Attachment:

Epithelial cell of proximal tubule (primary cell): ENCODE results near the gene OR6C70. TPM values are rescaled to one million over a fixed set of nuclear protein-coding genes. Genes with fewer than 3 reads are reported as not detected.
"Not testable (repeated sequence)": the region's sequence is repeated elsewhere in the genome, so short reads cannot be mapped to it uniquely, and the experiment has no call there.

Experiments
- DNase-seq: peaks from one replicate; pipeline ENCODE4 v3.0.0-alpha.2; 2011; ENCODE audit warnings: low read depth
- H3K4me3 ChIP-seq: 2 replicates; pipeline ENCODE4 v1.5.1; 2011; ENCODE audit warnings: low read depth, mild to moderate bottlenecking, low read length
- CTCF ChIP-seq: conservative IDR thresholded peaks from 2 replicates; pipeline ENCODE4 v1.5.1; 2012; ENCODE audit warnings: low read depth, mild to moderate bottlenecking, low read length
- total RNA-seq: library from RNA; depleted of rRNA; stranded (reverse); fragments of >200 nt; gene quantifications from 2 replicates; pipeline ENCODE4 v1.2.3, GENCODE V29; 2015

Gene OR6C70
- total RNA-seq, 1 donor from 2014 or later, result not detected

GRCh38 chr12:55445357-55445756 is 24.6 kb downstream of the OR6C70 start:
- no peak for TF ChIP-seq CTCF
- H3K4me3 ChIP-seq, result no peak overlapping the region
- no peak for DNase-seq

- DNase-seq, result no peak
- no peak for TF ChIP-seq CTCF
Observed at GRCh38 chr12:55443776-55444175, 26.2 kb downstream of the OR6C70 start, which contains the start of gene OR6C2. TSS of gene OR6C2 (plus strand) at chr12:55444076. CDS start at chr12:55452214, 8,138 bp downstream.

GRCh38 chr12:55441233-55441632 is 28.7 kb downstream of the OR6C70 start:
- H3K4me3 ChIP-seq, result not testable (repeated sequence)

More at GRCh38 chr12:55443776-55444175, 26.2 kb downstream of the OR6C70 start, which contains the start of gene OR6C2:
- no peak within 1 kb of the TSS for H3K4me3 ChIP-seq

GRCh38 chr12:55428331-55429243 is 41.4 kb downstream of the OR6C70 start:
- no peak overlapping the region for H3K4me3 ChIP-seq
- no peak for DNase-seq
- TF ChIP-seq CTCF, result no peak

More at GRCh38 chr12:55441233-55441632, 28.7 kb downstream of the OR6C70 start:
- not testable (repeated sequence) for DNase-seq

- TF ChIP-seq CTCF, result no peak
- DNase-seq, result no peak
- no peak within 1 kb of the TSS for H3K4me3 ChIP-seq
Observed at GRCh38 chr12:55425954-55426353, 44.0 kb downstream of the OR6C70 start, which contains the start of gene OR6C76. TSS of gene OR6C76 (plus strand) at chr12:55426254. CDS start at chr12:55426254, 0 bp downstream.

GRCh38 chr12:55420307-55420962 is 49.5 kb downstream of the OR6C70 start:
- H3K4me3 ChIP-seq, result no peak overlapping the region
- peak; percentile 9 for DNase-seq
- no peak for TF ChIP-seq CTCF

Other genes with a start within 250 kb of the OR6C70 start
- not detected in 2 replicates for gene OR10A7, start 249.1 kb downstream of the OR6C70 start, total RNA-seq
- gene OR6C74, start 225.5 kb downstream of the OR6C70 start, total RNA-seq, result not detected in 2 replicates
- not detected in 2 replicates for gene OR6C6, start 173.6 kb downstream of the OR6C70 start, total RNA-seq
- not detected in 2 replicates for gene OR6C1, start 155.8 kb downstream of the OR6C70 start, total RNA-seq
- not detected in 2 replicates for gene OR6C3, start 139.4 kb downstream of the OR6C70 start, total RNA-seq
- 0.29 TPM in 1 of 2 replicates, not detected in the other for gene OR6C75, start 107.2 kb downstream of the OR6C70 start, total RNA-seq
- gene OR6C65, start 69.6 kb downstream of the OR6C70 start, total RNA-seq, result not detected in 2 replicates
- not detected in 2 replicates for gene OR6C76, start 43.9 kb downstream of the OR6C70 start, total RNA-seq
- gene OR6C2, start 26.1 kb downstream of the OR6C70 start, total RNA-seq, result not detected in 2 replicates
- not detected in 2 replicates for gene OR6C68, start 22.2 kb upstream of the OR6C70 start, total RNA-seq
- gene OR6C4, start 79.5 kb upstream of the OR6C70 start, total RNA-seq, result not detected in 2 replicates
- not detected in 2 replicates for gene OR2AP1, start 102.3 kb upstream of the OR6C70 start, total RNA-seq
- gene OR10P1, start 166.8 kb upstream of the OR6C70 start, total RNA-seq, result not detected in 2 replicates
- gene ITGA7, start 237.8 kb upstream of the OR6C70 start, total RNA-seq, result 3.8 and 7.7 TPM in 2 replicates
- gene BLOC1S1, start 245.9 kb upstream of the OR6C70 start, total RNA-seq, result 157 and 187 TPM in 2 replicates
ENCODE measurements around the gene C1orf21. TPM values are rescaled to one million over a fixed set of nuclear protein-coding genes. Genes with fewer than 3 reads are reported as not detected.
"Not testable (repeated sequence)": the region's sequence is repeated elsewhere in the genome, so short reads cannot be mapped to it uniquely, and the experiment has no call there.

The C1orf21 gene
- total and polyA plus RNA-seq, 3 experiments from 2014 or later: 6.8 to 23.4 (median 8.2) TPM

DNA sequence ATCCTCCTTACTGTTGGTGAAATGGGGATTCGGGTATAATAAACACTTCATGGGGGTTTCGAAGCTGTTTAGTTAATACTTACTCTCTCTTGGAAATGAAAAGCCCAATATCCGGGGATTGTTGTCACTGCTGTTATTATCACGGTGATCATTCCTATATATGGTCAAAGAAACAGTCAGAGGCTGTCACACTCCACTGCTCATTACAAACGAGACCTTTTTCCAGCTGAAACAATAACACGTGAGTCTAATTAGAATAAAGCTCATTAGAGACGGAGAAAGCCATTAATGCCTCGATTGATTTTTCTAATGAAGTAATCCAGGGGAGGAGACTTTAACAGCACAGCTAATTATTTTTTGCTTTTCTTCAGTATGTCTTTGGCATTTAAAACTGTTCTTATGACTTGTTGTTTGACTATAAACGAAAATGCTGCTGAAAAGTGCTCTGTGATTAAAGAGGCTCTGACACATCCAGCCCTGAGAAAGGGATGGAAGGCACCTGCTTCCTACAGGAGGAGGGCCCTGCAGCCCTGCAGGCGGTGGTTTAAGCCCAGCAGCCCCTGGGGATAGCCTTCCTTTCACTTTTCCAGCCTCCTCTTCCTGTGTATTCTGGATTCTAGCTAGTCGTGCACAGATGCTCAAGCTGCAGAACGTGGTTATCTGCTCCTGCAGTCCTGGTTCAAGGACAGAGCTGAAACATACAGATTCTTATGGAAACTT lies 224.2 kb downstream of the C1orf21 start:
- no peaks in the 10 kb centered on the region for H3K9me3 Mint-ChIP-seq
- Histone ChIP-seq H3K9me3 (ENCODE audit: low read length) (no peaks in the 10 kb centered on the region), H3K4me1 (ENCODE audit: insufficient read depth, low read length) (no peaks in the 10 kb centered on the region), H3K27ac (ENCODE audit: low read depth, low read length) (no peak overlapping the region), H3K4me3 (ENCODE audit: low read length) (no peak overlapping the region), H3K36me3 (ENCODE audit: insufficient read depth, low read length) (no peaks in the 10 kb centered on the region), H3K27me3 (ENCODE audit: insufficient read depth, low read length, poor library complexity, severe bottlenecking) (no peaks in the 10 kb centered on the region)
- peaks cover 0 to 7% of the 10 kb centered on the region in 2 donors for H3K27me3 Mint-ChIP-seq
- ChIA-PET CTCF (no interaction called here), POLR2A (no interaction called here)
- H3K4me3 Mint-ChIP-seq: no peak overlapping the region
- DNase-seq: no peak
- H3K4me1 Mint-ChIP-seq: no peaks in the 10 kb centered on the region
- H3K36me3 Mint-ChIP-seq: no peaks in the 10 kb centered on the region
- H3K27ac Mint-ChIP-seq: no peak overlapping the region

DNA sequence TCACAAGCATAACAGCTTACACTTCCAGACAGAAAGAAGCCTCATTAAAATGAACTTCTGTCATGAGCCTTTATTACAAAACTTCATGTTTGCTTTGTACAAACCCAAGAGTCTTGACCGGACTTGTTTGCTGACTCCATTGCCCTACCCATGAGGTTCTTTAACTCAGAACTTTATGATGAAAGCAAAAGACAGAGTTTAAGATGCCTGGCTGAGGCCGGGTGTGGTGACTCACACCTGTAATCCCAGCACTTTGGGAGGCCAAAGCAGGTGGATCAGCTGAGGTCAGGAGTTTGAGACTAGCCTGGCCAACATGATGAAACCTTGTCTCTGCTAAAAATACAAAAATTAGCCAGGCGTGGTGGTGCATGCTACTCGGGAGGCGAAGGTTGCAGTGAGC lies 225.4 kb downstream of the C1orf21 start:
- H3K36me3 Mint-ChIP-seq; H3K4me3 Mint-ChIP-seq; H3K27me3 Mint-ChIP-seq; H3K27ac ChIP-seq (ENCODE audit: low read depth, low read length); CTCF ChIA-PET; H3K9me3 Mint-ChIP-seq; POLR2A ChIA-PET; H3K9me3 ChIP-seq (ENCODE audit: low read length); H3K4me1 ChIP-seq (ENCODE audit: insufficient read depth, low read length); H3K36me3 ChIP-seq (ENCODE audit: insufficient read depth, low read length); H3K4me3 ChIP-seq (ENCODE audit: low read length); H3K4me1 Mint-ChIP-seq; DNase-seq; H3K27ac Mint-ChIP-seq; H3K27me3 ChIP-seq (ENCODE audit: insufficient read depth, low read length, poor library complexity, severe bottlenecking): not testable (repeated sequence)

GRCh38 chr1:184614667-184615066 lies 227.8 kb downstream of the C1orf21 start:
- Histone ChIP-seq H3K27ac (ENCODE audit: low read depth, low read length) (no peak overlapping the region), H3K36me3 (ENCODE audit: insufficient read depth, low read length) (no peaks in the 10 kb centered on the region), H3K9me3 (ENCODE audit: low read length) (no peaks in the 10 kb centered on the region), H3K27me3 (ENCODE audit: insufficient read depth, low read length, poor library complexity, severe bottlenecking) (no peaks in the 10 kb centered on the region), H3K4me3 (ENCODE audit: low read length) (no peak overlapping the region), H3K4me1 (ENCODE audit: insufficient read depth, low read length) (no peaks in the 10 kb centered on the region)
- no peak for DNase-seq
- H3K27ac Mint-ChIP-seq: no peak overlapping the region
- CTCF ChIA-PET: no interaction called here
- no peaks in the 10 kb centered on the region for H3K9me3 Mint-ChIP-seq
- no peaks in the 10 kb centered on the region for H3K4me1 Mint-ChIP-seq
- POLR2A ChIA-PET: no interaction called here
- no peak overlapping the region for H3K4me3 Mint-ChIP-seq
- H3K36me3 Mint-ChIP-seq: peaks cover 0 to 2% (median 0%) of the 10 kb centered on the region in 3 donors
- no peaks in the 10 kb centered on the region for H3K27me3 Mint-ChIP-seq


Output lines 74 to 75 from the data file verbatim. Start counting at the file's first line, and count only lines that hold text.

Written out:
- POLR2A ChIA-PET: no interaction called here
- no peak overlapping the region for H3K4me3 Mint-ChIP-seq